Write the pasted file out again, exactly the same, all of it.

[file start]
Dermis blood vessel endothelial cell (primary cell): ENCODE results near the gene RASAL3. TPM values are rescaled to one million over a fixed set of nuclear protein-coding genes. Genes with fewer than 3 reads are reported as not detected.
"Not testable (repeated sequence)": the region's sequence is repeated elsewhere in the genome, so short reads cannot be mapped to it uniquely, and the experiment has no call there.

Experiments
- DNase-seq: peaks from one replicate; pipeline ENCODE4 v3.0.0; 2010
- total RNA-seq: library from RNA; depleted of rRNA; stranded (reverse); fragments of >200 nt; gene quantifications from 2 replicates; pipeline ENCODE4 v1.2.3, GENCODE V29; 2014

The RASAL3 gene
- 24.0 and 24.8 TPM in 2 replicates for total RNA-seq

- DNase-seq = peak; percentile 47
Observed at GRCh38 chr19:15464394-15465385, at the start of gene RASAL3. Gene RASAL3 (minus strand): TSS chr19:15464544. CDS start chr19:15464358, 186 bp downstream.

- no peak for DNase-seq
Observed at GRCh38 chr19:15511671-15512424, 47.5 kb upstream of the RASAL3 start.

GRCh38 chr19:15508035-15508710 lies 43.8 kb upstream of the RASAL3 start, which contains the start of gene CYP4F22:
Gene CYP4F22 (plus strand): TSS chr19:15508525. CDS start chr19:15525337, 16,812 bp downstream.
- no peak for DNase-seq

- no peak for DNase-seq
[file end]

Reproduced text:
Dermis blood vessel endothelial cell (primary cell): ENCODE results near the gene RASAL3. TPM values are rescaled to one million over a fixed set of nuclear protein-coding genes. Genes with fewer than 3 reads are reported as not detected.
"Not testable (repeated sequence)": the region's sequence is repeated elsewhere in the genome, so short reads cannot be mapped to it uniquely, and the experiment has no call there.

Experiments
- DNase-seq: peaks from one replicate; pipeline ENCODE4 v3.0.0; 2010
- total RNA-seq: library from RNA; depleted of rRNA; stranded (reverse); fragments of >200 nt; gene quantifications from 2 replicates; pipeline ENCODE4 v1.2.3, GENCODE V29; 2014

The RASAL3 gene
- 24.0 and 24.8 TPM in 2 replicates for total RNA-seq

- DNase-seq = peak; percentile 47
Observed at GRCh38 chr19:15464394-15465385, at the start of gene RASAL3. Gene RASAL3 (minus strand): TSS chr19:15464544. CDS start chr19:15464358, 186 bp downstream.

- no peak for DNase-seq
Observed at GRCh38 chr19:15511671-15512424, 47.5 kb upstream of the RASAL3 start.

GRCh38 chr19:15508035-15508710 lies 43.8 kb upstream of the RASAL3 start, which contains the start of gene CYP4F22:
Gene CYP4F22 (plus strand): TSS chr19:15508525. CDS start chr19:15525337, 16,812 bp downstream.
- no peak for DNase-seq

- no peak for DNase-seq